emerging church revisited|

Posted on April 8, 2009 by


So we’re back to the emerging church, for a little bit.

I read an article recently bashing the emerging/emergent church, using the terms interchangeably and mixing their leaders. It was a two page article that attempted to undertake the task of warning conservative America against the dangers of this new movement siphoning truth out of our churches.

It’s hard for me to take anyone seriously who attempts to sum up all of such a diverse movement as the emerging church in two pages. It simply cannot be done. The “emerging church” is more of a description than a moniker. Those labeled as emerging range from New Reformers (Mark Driscol, Matt Chandler, John Piper…ha… no one’s called him emerging but he’s a new reformer), to those who are changing the way they do church to reach those that learn and interact differently, and finally to the “emergent” (named because of the group “The Emergent Village”) who are questioning more of doctrine and tradition that most people are comfortable with. That is a more in depth view of the continuum of this movement than even this article gave, and I’m doing an injustice to the broad scope of churches that could be labeled “emerging”.

As some of you know I’m a stickler for critical thinking, personal engagement with facts, and deciding for yourself what you believe. And this article stepped on all of my toes. One example of this is the mention of Brian McLaren, one of the more controversial and out there leaders. The author puts forth some facts, and mentions a book of his “Everything Must Change” and follows with “So there you have it from a leader himself: the church must change to the modern-day culture. Old ways must be discarded, and new ways are in; but they are unsound.” The author got all that from a title.

It’s at this point that I’d like to say that I don’t totally disagree with this article. There are some fair warnings against where some of the mindsets put forth by recognized emerging authors can lead you. But it doesn’t take some of the advancements seriously. A lot of what the emerging authors say is that we have strayed too far from “true religion”, taking care of widows and orphans (James 1:27), and we need to return to what the bible teaches. Another strange thing is that the article groups Contemplative prayer, breath prayers, together with the labyrinth and yoga. I can see that yoga shouldn’t be part of Christianity because of its express roots in Hinduism and its use as an unbiblical meditation method. I also can see that the labyrinth is not of the most use, there are a lot of people who aren’t for the Christian use of the labyrinth. But I feel that legitimate bible based prayer methods that are a little more guided than reading through a devotional book shouldn’t be written off so easily.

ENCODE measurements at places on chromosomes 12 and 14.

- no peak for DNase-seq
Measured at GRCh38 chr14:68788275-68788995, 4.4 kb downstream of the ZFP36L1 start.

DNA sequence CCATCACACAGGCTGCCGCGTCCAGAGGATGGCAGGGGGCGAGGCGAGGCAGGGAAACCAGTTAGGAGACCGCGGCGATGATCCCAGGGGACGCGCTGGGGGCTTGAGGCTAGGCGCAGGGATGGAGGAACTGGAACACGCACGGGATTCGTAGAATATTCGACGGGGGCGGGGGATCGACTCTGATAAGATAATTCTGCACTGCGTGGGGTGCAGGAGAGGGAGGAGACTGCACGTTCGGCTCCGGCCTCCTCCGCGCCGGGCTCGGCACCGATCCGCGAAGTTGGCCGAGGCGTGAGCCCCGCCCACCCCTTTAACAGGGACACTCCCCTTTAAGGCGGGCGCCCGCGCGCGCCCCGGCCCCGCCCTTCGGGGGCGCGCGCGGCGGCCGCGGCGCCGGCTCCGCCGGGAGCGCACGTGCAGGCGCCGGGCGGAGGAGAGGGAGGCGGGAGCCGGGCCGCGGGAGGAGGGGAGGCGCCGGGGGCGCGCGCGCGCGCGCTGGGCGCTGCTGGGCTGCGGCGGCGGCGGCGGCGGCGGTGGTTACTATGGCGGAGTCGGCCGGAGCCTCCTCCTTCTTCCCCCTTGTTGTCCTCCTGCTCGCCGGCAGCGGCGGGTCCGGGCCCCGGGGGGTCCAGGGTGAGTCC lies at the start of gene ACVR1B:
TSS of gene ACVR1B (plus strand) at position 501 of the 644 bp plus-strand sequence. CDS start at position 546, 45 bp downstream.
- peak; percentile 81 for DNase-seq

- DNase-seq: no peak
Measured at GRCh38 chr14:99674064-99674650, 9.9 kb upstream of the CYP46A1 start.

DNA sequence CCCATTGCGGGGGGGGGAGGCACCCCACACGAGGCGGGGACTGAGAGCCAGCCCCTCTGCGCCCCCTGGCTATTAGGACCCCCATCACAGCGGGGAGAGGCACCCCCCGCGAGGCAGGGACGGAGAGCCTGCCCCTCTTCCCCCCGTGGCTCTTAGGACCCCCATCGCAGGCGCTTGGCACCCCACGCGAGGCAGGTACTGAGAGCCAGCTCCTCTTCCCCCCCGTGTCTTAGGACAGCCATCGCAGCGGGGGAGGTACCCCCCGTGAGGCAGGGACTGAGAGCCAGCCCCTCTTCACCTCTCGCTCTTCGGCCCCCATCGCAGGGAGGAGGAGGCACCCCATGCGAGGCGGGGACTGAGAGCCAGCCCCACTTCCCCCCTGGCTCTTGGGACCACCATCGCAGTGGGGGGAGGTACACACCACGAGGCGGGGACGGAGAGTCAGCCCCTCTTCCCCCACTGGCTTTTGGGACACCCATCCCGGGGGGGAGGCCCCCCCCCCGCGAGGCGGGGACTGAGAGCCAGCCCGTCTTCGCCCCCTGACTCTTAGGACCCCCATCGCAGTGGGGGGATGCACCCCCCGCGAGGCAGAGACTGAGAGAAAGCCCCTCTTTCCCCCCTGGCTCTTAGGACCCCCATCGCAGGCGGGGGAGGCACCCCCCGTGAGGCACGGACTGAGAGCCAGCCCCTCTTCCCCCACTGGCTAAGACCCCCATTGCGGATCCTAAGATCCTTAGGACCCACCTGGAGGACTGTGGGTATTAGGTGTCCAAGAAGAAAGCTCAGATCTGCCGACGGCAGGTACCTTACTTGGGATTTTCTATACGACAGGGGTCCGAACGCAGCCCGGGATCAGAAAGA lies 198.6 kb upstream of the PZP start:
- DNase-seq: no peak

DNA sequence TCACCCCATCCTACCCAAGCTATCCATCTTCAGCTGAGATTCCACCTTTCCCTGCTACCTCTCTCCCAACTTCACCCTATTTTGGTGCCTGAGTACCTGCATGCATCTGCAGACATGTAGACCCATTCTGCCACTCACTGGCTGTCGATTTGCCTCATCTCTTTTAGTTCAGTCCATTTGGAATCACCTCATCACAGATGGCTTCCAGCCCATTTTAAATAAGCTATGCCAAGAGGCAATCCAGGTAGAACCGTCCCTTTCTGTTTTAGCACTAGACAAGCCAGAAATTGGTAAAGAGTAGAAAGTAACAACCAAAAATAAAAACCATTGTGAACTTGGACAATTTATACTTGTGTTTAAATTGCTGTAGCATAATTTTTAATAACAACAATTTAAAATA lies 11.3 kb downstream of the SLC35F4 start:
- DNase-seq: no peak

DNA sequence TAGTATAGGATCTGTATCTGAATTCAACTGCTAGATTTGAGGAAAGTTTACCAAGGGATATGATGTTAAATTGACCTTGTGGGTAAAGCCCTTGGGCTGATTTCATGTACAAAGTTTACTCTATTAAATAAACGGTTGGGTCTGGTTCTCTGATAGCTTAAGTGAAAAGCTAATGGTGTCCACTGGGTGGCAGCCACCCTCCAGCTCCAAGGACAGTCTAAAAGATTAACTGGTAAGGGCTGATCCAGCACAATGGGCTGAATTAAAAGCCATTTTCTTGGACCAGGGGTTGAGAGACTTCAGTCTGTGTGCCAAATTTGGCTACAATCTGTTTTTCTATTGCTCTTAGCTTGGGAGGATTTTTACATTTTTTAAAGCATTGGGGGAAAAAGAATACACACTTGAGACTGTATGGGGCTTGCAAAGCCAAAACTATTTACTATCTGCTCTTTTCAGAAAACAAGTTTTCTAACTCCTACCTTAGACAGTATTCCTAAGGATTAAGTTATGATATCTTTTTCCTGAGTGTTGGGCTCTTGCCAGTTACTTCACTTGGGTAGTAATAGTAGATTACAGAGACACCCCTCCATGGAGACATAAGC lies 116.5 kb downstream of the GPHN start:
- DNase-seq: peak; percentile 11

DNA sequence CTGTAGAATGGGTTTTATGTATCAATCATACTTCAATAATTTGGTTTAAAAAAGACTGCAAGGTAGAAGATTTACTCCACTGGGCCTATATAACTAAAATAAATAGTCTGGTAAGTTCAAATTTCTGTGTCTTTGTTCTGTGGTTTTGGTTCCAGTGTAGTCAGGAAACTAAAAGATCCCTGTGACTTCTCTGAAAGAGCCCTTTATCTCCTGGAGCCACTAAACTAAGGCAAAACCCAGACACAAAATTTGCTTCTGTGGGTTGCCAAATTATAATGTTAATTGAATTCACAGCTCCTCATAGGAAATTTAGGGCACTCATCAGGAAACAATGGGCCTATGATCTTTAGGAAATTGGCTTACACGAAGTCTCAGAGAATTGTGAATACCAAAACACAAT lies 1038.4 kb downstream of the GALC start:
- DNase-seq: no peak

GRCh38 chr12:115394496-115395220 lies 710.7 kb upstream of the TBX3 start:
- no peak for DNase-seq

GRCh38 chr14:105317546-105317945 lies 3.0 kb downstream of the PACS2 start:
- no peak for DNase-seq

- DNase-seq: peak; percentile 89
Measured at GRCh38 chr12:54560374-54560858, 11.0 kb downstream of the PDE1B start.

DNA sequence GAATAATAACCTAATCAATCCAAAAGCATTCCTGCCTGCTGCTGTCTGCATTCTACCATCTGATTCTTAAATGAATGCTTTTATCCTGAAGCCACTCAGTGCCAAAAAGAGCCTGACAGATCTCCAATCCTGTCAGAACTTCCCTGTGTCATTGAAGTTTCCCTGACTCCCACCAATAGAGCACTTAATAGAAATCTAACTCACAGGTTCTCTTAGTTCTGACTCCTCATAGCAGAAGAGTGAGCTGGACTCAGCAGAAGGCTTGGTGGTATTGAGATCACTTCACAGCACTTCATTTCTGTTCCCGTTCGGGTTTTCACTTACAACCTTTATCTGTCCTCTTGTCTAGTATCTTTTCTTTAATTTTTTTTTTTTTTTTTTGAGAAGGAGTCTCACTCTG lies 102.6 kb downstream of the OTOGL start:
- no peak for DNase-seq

To close this out I would like to say that I am disappointed, although not surprised, that as the younger generation finds who they are as Christians, some would malign and put down any sign of change.

I would ask a question to those who see any change as bad change; Did the church of America look the same from the 1920’s to the 1950’s? Did the church of America look the same from the 1950’s to the 1980’s?

Now I’m going to reach back a bit.

Where would the church of today be if the Reformers, Luther, Calvin, Zwingli, hadn’t seen the need for change and made the efforts despite opposition.

Where would the church of America be if the Puritans hadn’t made a stand for the doctrinal and ecclesiological beliefs that made them distinct?

I understand that change is generally met with opposition, but when it’s your son’s and daughter’s, your grandson’s and granddaughter’s, that are trying to spread the name of Jesus maybe we should take a guiding stance and engage this movement instead of stand in firm opposition and fear.

Posted in: Theology